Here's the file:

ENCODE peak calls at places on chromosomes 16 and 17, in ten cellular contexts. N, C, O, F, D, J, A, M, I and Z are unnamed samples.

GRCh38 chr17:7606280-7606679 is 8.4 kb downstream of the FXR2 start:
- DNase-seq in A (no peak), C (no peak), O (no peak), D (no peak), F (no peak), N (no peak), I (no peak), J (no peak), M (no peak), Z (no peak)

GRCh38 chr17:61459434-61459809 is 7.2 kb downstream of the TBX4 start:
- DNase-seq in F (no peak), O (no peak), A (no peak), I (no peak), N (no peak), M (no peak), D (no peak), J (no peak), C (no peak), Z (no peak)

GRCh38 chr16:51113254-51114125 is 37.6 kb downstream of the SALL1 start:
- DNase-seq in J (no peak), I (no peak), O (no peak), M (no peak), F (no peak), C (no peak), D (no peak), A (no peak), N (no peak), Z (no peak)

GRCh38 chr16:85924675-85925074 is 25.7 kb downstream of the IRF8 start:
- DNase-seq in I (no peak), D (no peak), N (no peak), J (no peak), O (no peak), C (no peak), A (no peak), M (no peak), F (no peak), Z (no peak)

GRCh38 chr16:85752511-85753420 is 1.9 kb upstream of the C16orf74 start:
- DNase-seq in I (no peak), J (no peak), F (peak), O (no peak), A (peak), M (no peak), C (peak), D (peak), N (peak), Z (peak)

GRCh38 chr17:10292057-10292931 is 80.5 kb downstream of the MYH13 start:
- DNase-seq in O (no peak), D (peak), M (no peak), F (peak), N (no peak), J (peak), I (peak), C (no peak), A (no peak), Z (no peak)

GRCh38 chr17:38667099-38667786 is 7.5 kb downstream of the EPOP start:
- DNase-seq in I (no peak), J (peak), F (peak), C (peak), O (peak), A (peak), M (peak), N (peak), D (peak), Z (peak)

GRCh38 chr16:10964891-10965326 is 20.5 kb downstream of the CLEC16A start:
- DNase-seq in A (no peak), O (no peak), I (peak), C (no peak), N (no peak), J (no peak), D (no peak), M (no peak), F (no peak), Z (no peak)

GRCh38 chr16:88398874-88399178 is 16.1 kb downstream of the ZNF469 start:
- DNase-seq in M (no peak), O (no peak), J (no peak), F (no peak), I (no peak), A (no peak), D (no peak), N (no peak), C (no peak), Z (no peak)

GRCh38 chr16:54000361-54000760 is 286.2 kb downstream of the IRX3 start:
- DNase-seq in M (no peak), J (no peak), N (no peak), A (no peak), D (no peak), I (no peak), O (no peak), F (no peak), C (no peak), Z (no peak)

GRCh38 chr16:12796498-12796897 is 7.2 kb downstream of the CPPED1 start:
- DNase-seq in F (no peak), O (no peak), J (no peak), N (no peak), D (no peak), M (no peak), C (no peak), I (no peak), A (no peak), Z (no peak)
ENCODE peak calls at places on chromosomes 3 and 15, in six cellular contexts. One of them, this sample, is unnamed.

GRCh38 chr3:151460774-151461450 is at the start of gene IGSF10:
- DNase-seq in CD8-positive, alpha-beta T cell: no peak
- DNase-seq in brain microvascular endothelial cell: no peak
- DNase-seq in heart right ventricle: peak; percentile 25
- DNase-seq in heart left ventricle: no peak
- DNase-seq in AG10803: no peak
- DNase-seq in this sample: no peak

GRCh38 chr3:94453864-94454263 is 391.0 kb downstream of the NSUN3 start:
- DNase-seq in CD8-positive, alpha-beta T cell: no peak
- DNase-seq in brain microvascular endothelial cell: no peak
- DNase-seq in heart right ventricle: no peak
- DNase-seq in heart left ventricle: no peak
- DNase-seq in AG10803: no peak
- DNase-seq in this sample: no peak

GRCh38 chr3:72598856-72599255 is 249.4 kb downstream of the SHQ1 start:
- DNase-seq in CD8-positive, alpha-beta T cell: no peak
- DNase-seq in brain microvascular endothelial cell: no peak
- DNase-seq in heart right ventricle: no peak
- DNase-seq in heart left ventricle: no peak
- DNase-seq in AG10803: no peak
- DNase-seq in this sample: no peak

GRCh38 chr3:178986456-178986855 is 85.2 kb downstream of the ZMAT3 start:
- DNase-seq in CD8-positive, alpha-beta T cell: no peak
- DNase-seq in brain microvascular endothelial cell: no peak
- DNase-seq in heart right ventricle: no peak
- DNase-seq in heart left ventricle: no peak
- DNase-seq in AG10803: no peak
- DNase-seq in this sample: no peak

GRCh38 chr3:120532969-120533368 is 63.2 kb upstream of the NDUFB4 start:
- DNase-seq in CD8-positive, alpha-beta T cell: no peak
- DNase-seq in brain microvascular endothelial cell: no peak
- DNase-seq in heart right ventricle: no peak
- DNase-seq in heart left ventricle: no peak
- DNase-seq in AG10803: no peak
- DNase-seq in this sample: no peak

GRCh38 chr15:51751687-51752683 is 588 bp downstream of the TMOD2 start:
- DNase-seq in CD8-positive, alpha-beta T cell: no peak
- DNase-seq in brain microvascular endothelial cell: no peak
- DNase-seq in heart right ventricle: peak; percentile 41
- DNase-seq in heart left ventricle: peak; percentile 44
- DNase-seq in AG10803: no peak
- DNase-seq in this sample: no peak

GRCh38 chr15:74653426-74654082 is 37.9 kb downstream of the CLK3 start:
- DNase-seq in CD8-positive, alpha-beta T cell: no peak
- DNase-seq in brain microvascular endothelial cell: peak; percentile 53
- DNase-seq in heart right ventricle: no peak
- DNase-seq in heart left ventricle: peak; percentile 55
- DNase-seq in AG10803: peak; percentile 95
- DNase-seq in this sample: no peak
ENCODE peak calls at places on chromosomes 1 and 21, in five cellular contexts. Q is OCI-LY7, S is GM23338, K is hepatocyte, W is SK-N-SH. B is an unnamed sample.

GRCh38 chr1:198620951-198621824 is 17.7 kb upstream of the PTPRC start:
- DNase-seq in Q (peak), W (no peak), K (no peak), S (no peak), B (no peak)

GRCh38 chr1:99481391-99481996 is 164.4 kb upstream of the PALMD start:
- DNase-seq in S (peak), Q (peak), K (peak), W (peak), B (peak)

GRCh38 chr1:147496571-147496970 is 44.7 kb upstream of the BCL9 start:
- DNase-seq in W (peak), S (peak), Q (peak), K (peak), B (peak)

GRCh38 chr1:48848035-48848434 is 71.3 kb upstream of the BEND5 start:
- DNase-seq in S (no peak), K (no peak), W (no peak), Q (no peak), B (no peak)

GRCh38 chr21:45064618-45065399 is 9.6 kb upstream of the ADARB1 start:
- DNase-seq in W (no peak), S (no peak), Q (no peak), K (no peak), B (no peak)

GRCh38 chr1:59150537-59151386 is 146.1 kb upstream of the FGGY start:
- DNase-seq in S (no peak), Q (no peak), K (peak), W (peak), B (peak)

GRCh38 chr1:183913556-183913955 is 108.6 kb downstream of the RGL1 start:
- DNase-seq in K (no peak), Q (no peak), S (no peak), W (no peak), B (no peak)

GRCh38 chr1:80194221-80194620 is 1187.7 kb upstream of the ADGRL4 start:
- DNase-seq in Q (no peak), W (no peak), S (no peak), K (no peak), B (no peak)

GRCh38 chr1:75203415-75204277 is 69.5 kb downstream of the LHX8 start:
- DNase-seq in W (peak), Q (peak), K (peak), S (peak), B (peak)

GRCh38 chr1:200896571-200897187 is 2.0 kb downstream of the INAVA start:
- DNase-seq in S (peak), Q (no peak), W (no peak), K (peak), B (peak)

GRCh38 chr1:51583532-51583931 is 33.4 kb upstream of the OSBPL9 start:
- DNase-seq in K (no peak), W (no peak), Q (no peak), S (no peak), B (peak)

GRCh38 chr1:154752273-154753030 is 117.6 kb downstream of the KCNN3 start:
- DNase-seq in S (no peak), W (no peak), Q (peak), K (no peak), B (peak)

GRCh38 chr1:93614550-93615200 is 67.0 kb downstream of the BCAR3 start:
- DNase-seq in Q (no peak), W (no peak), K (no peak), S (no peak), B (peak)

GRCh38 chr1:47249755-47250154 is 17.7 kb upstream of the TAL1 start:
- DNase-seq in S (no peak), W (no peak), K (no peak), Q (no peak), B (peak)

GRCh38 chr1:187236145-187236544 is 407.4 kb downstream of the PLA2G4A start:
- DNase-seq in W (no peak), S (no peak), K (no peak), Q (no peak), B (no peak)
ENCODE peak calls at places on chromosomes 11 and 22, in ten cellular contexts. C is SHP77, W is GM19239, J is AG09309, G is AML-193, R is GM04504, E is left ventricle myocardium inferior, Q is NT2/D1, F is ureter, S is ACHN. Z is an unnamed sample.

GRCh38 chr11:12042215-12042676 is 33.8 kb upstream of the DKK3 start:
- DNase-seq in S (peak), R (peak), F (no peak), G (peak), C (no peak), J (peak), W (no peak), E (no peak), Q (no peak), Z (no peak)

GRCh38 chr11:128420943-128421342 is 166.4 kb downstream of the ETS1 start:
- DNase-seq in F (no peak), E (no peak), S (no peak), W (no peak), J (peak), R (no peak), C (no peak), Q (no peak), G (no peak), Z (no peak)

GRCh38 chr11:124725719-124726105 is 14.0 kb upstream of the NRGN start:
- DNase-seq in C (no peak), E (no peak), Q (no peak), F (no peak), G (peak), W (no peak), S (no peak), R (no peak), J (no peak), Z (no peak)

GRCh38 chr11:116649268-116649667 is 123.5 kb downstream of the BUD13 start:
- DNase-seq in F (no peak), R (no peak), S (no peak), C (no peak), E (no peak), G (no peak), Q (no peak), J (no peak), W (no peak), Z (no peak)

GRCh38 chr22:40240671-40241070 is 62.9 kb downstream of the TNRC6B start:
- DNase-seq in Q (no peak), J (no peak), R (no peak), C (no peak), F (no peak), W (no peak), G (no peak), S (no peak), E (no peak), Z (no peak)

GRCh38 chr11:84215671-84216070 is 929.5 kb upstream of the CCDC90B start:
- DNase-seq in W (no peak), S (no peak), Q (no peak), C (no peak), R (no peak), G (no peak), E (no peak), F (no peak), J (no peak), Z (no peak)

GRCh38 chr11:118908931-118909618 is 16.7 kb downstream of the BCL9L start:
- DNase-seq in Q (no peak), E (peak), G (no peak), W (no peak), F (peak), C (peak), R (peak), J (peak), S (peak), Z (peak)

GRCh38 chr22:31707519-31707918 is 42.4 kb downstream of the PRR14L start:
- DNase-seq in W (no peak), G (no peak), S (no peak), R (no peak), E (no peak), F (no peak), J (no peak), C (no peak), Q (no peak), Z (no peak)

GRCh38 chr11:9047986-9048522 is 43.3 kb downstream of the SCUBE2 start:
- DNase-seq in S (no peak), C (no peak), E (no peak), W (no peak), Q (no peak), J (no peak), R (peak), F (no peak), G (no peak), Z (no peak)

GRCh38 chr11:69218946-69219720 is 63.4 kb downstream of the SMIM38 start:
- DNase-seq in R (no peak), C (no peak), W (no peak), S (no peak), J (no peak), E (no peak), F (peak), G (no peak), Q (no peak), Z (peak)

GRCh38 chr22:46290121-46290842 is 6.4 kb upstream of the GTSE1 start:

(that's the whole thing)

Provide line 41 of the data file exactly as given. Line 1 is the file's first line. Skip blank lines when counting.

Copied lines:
- DNase-seq in brain microvascular endothelial cell: no peak